The tracking system makes more sense if it includes the Globus II radar facility, which is not part of the system but is the only radar the U.S. has deployed in Europe that is capable of the complex coordinate discrimination that an anti-ballistic-missile system requires.

When Globus II was moved from Vandenberg Air Force Base in California to Norway in 1998, the Norwegian daily Bergens Tidende reported that it had previously been used in the American missile-defense program, could serve a similar function in Norway, and had been transferred from the intelligence budget to the Air Force budget. It’s new home was classified until the Norwegian government revealed that the radar was located in Vardo. Its use as a source of anti-missile radar would have been a violation of the ABM Treaty.

The Russians have been studying and analyzing the radar at Vardo since it went on-line ten years ago. They know what it does and what it can do. And that’s where we return to the Cold War. Radar systems in Georgia or Turkey—and Norway, near Russian launch sites on the Barents Sea—provide the U.S. with a strategic advantage the Russians cannot afford to ignore.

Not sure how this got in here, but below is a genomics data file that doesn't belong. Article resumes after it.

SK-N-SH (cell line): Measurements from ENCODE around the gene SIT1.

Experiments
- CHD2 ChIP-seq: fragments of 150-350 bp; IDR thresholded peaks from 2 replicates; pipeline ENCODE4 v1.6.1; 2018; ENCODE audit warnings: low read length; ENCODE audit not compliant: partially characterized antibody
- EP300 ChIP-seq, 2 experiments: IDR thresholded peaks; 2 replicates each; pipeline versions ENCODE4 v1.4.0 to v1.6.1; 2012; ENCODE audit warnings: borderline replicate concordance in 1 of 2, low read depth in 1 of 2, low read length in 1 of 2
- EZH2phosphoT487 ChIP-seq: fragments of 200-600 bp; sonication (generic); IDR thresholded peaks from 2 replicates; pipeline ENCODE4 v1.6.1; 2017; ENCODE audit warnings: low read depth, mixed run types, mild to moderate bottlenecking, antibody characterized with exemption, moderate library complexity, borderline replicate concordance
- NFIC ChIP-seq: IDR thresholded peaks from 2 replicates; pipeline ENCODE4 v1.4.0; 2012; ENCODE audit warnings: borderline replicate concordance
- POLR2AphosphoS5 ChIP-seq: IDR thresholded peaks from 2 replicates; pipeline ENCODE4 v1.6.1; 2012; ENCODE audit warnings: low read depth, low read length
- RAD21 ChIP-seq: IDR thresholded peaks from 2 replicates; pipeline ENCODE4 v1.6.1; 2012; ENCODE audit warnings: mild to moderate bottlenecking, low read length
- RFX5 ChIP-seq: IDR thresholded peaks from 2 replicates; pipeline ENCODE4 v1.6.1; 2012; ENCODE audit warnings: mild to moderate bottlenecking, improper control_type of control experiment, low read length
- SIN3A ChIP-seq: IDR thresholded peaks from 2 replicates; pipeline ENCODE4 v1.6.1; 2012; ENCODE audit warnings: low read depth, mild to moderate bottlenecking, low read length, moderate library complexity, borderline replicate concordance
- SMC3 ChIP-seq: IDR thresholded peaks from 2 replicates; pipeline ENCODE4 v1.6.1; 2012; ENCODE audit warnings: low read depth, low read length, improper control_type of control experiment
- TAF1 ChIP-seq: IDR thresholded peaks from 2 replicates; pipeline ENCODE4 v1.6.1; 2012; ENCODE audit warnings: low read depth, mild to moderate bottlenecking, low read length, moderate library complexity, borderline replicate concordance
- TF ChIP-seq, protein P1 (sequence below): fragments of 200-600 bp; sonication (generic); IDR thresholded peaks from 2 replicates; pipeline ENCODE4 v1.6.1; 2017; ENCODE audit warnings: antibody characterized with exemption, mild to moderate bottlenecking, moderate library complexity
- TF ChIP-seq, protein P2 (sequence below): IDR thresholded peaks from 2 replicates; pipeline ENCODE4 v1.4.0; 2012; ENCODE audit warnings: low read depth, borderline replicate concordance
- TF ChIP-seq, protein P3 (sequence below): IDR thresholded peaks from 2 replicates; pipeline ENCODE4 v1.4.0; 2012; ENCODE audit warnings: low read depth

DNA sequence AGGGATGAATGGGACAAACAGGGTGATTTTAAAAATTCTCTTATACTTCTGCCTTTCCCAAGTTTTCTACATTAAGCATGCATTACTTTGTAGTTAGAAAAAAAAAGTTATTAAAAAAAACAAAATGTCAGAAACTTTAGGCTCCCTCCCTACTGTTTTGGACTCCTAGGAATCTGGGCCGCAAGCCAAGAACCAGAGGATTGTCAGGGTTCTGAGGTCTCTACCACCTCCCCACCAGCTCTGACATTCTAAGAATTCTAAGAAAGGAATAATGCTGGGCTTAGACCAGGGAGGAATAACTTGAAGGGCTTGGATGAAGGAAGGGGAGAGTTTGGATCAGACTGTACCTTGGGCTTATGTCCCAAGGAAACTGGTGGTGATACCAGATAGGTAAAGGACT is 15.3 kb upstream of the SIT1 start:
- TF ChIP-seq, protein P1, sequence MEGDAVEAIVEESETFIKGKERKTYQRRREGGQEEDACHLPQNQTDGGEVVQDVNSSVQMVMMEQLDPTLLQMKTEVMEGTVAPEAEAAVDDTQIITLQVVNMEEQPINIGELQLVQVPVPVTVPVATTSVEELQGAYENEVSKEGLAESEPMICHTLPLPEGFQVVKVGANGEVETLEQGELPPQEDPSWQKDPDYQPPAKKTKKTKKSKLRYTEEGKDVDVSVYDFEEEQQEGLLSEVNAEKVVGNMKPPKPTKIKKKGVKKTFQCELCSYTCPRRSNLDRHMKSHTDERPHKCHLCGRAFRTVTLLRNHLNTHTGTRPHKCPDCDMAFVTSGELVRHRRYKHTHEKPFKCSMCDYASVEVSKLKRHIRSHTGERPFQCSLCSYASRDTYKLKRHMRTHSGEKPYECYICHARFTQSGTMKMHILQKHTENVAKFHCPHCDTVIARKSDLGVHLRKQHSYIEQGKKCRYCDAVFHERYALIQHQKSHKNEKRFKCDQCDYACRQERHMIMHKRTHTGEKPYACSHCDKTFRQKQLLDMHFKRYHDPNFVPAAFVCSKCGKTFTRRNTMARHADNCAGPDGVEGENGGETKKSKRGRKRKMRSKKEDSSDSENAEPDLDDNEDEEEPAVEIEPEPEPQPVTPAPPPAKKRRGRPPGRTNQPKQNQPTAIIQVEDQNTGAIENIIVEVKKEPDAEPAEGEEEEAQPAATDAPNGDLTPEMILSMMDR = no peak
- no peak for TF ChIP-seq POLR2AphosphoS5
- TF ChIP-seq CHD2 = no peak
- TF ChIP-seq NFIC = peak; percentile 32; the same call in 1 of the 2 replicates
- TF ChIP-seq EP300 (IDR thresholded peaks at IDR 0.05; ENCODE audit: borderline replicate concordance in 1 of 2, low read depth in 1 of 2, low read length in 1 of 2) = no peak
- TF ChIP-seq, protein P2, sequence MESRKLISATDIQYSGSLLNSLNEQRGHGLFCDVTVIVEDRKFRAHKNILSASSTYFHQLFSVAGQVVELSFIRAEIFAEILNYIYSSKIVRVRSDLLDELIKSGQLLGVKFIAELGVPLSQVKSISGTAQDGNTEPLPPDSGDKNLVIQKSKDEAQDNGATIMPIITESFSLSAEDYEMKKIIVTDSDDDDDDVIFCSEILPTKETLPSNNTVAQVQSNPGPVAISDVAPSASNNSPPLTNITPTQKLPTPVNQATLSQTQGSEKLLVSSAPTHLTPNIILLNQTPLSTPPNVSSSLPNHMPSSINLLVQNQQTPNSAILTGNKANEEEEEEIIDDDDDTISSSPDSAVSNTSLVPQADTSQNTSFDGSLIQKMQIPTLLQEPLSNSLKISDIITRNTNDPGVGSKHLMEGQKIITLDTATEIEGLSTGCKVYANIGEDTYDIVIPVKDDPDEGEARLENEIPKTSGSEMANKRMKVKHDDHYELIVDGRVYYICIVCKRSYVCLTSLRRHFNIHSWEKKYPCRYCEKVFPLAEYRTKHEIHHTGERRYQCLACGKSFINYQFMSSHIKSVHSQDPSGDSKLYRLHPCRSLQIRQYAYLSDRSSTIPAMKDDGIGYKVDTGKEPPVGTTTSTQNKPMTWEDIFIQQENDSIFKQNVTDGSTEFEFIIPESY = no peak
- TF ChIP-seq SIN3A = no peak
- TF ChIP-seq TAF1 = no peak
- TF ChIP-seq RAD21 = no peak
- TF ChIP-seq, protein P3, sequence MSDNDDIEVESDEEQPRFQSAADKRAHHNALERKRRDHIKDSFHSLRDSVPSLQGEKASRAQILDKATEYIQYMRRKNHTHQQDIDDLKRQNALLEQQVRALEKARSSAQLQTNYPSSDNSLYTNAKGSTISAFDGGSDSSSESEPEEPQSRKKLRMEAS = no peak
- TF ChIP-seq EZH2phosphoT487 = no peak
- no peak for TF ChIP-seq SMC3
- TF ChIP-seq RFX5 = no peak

RUSSIA SEES RED—It’s not just surveillance that concerns the Russians. In the center of the radar installations that surround most of Eastern Europe is the quaintly described “interceptor farm” in northwestern Poland. Those interceptors would work in tandem with a radar site the U.S. is trying to install in Georgia, a former Soviet republic in its own cold—and sometimes hot—war with Russia.

Long before Vladimir Putin left the presidency, George W. Bush reassured his Russian counterpart that the defense system is not designed to intercept Russian missiles. Yet who are the Russians (and the American Congress and public) to believe? Our Missile Defense Agency even understates the performance capability of the interceptors it will plant on the interceptor farm, claiming they will fly a maximum of 6.3 kilometers per second—too slow to catch a Russian ICBM. Postol refutes those performance claims.

The interceptor is derived from a Minuteman missile, carries one-tenth of a Minuteman payload, yet is significantly slower than a Minuteman. “Unless there are substantial parts of the interceptor that are constructed of lead brick, there’s no way that can be the case,” Postol said of the claims of a 6.3 kilometers per second speed. “Interceptor velocity is 8 to 8.5 kilometers per second and perhaps even higher.” A speed that would allow the American interceptor to overtake a Russian ICBM.